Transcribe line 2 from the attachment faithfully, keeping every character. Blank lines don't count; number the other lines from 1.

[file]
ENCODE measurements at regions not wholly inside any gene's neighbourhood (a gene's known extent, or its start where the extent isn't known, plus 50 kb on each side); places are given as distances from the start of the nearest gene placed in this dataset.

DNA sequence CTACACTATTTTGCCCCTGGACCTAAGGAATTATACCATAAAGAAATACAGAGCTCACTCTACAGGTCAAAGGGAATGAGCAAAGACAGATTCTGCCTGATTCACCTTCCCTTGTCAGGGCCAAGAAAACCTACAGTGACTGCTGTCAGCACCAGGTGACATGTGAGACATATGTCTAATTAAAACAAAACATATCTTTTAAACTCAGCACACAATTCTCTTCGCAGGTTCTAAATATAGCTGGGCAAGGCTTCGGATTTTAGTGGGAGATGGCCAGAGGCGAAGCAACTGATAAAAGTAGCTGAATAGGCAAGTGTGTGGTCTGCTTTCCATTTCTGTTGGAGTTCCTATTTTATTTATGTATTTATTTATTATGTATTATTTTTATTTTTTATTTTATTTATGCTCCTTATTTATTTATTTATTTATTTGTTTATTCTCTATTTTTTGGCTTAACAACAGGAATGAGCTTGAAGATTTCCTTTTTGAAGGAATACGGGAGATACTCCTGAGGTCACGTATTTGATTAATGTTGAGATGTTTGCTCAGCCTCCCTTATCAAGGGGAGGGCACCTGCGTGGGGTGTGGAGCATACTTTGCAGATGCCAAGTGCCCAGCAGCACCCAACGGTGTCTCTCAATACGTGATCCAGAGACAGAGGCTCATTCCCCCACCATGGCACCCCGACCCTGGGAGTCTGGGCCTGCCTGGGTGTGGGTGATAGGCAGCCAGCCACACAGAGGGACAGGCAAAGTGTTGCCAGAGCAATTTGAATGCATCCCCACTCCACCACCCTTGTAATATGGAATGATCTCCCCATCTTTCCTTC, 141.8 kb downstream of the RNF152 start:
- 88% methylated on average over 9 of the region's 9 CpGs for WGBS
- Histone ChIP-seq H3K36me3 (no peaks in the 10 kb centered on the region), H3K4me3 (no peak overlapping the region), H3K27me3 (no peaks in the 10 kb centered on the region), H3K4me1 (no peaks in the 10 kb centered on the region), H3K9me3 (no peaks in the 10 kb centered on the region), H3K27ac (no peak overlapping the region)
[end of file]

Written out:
DNA sequence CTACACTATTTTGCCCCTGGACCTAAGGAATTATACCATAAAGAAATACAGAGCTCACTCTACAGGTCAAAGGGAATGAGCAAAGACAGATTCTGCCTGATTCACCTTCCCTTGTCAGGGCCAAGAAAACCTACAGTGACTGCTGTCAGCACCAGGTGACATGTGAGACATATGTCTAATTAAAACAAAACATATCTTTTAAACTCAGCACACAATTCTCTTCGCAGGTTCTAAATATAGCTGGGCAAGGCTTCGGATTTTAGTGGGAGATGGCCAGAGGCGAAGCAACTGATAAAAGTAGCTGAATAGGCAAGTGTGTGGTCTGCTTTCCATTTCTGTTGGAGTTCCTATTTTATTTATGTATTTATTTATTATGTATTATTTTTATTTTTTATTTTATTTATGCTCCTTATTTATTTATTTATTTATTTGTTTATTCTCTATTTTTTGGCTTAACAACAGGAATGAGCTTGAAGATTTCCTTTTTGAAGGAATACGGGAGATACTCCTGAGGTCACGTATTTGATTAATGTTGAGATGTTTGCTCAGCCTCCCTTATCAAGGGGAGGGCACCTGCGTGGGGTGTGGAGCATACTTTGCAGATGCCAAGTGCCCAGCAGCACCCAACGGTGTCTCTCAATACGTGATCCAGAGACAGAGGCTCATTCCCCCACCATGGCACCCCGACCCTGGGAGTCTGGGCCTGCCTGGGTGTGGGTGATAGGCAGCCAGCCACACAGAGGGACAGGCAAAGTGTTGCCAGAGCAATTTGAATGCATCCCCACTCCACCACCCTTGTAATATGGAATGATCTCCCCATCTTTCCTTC, 141.8 kb downstream of the RNF152 start: